In Guns, Germs, and Steel, why does Diamond say that "work" elephants have not truly been domesticated?
In Chapter 8, Diamond lays out the reasons why some animals have been domesticated and others have not. He wants to make it clear that this is not because the people in some regions are not smart enough or motivated enough to domesticate animals. Instead, he says that there are six different characteristics that an animal needs in order to be domesticated. If an animal lacks even one of these characteristics, it cannot be domesticated. Elephants turn out to be lacking in one characteristic. Let us look at the characteristics; animals need to be “right” in the following ways:
Diet. Only herbivores can really be domesticated.
Growth rate. If an animal takes too long to get big enough to be useful to humans, it will not be domesticated.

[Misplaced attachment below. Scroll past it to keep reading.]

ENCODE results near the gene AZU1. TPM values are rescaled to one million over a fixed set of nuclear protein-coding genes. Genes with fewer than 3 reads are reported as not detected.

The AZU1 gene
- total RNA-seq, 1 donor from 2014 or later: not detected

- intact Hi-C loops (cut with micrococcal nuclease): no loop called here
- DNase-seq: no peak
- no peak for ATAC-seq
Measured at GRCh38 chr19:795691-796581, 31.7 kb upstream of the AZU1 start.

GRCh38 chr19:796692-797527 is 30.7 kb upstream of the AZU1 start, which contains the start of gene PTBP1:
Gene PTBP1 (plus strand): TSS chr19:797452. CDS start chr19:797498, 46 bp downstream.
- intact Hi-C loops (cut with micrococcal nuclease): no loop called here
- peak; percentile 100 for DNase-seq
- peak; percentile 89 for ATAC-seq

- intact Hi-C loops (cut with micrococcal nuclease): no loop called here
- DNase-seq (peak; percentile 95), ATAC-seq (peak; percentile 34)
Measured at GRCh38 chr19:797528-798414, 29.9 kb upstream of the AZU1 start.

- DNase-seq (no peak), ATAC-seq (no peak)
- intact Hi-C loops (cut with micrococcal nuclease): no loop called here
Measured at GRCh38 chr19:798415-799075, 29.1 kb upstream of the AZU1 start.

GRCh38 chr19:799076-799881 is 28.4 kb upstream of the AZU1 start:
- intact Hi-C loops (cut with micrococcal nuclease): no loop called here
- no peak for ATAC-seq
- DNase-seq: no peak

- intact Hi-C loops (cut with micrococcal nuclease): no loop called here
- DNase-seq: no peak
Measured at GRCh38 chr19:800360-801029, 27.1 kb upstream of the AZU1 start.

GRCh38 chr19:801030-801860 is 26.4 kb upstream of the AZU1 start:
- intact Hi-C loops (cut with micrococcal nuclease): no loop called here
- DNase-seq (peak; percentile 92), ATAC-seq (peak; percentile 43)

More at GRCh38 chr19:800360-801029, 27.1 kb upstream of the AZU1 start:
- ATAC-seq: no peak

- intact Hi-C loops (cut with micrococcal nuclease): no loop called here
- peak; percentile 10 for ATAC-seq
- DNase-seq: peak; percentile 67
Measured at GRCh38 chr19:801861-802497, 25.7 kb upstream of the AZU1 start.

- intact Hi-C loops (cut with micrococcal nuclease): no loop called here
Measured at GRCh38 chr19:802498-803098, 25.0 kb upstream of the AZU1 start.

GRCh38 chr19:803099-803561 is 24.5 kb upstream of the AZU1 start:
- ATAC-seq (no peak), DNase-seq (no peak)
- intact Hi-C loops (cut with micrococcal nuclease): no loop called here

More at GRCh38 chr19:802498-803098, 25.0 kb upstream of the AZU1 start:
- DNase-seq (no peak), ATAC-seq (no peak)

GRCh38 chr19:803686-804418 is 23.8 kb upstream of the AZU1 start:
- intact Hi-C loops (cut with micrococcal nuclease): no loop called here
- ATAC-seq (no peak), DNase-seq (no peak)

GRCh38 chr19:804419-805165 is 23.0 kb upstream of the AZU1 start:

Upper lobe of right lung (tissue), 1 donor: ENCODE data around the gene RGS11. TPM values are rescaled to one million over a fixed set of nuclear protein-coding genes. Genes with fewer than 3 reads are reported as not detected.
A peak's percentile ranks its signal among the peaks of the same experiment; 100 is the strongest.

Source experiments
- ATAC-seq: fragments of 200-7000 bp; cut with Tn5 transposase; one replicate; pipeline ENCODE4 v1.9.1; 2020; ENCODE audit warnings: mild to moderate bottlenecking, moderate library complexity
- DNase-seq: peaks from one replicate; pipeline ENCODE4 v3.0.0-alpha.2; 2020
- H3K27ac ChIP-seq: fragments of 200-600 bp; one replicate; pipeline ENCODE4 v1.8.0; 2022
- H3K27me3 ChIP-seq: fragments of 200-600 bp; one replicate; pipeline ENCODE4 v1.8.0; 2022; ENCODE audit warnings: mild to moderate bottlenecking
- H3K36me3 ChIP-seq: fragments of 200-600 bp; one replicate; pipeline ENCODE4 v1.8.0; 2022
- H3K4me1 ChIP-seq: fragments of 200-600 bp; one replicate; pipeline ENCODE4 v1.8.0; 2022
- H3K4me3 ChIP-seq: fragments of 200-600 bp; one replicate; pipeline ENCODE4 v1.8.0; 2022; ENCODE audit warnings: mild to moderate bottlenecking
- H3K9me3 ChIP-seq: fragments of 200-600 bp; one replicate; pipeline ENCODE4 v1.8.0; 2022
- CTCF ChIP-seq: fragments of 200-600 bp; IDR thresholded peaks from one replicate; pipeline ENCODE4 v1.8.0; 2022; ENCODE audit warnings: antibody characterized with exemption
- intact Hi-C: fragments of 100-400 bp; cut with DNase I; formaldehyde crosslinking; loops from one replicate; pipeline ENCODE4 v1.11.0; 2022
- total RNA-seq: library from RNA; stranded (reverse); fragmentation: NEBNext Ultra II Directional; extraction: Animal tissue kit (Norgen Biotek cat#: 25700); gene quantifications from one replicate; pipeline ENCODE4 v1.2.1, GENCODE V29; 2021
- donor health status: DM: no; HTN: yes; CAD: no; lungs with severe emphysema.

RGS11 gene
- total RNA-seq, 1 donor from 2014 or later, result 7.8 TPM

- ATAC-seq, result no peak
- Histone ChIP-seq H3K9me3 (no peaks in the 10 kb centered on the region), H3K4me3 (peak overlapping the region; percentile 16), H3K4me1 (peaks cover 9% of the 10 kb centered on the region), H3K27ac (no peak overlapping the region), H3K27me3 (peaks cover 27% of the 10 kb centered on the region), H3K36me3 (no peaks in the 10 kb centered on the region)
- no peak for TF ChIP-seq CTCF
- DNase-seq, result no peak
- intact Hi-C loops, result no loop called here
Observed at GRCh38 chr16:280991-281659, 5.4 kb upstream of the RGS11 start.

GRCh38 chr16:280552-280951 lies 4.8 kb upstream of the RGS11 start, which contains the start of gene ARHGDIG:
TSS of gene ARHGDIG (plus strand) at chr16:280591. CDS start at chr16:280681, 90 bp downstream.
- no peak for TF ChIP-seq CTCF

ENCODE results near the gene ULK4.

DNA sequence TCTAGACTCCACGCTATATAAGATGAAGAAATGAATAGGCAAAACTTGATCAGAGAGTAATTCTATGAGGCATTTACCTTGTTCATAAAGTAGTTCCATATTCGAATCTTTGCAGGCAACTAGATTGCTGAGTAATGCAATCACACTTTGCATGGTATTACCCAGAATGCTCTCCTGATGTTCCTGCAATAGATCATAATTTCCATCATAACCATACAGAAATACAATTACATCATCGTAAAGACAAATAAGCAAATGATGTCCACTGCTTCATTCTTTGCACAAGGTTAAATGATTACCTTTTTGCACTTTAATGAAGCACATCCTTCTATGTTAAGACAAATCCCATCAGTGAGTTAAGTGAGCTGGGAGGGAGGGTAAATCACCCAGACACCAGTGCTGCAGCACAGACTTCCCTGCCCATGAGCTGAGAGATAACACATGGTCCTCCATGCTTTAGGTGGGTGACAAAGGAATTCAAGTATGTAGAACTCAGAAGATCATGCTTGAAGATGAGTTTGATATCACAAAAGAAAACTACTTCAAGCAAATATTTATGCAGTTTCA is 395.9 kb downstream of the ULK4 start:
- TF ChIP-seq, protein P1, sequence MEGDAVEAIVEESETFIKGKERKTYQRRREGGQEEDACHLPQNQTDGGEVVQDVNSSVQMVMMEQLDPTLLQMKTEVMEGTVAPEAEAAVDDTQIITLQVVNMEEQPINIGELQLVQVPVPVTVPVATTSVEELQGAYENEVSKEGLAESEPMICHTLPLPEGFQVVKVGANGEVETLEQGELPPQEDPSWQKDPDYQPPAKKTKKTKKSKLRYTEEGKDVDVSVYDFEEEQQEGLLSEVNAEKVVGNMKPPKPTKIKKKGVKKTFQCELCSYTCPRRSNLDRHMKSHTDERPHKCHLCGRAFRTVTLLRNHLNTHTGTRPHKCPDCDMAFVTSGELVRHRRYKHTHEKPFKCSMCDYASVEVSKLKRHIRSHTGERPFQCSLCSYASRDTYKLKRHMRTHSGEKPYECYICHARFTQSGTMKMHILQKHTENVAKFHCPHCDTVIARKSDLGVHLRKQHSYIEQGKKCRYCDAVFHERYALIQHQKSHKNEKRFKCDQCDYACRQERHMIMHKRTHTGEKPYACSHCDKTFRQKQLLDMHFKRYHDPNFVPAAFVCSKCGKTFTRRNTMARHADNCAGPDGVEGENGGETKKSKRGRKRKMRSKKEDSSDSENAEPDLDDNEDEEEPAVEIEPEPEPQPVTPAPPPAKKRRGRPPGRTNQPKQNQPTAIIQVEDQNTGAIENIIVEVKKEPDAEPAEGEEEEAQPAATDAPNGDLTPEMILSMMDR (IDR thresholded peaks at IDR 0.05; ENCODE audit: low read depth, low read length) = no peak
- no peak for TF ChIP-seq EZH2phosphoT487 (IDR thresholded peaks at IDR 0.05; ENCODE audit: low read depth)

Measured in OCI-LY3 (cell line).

Problems of captive breeding. If animals will not breed in captivity, they cannot be domesticated.
Disposition. If an animal is too mean, it cannot be domesticated.
Tendency to panic. If an animal is prone to panicking easily, it is too hard to confine and cannot be domesticated.
Social structure. If an animal does not live in herds with hierarchical social structures, it cannot be easily domesticated.
Elephants turn out to fall short in one way. They do not grow up very quickly. On p. 169 in the paperback edition of the book, Diamond says that it takes about 15 years for them to grow to a usable size. This would be a long time to feed an elephant without getting any benefit from it. Therefore, elephants have not been fully domesticated for work.